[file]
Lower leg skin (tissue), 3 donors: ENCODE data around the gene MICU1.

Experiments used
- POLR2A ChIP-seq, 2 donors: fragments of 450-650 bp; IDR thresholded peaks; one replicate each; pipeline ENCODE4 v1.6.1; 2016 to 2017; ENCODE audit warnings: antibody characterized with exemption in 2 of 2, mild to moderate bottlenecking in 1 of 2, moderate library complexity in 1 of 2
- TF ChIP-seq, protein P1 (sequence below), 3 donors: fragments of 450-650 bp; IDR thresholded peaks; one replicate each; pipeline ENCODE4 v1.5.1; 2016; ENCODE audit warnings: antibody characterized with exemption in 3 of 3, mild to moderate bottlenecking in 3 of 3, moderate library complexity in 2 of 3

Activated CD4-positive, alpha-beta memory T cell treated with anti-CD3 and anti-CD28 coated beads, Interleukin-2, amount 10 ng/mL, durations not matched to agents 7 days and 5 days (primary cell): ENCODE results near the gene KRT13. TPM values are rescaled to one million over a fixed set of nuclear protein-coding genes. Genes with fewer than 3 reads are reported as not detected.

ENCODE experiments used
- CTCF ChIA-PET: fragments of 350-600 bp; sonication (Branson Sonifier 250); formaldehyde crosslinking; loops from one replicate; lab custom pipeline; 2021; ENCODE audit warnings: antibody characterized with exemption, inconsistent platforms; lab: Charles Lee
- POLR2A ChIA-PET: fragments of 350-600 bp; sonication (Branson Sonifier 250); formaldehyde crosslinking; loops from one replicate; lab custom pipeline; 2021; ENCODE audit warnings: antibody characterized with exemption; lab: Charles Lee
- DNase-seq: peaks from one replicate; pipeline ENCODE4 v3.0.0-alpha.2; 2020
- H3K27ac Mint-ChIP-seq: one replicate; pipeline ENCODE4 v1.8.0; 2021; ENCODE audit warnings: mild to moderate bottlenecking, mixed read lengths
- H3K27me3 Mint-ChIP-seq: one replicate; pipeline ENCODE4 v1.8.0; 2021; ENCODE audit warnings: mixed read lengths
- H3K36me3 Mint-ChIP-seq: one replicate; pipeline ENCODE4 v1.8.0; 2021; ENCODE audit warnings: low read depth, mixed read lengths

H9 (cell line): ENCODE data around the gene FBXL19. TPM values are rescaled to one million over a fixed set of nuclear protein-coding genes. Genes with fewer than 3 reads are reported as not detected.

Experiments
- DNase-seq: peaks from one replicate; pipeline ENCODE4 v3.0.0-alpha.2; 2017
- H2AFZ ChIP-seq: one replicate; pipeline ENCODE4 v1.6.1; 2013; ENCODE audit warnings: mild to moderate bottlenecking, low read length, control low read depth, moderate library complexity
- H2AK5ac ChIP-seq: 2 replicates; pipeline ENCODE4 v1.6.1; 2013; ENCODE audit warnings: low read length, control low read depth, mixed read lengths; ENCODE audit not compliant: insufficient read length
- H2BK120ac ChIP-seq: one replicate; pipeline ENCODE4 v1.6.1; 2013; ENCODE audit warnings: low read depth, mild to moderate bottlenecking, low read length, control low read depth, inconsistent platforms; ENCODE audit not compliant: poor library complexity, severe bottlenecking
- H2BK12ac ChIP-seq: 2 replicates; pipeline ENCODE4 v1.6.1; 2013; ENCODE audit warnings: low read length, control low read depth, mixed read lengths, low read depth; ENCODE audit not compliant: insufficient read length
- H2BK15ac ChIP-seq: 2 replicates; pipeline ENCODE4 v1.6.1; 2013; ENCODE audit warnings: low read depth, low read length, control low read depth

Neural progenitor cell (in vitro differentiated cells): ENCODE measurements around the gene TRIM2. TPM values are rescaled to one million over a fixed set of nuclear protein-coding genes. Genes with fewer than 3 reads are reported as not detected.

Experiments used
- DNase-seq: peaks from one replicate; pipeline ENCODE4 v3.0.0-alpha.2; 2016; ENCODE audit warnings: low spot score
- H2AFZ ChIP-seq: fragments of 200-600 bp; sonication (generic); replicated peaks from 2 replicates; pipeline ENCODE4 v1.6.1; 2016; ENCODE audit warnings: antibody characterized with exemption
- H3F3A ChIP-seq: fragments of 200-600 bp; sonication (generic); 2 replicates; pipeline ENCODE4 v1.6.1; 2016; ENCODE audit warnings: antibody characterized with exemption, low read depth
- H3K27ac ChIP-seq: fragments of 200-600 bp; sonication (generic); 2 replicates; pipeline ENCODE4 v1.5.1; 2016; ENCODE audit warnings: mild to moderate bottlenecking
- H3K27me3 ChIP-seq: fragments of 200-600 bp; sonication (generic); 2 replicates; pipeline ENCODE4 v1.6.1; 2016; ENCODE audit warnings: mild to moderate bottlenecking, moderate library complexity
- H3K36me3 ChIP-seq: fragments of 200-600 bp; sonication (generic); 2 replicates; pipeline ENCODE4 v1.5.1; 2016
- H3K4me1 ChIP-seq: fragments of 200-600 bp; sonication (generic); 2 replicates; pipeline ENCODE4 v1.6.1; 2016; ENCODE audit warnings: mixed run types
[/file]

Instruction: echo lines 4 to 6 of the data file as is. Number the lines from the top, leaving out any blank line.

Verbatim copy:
- TF ChIP-seq, protein P1 (sequence below), 3 donors: fragments of 450-650 bp; IDR thresholded peaks; one replicate each; pipeline ENCODE4 v1.5.1; 2016; ENCODE audit warnings: antibody characterized with exemption in 3 of 3, mild to moderate bottlenecking in 3 of 3, moderate library complexity in 2 of 3

Activated CD4-positive, alpha-beta memory T cell treated with anti-CD3 and anti-CD28 coated beads, Interleukin-2, amount 10 ng/mL, durations not matched to agents 7 days and 5 days (primary cell): ENCODE results near the gene KRT13. TPM values are rescaled to one million over a fixed set of nuclear protein-coding genes. Genes with fewer than 3 reads are reported as not detected.

ENCODE experiments used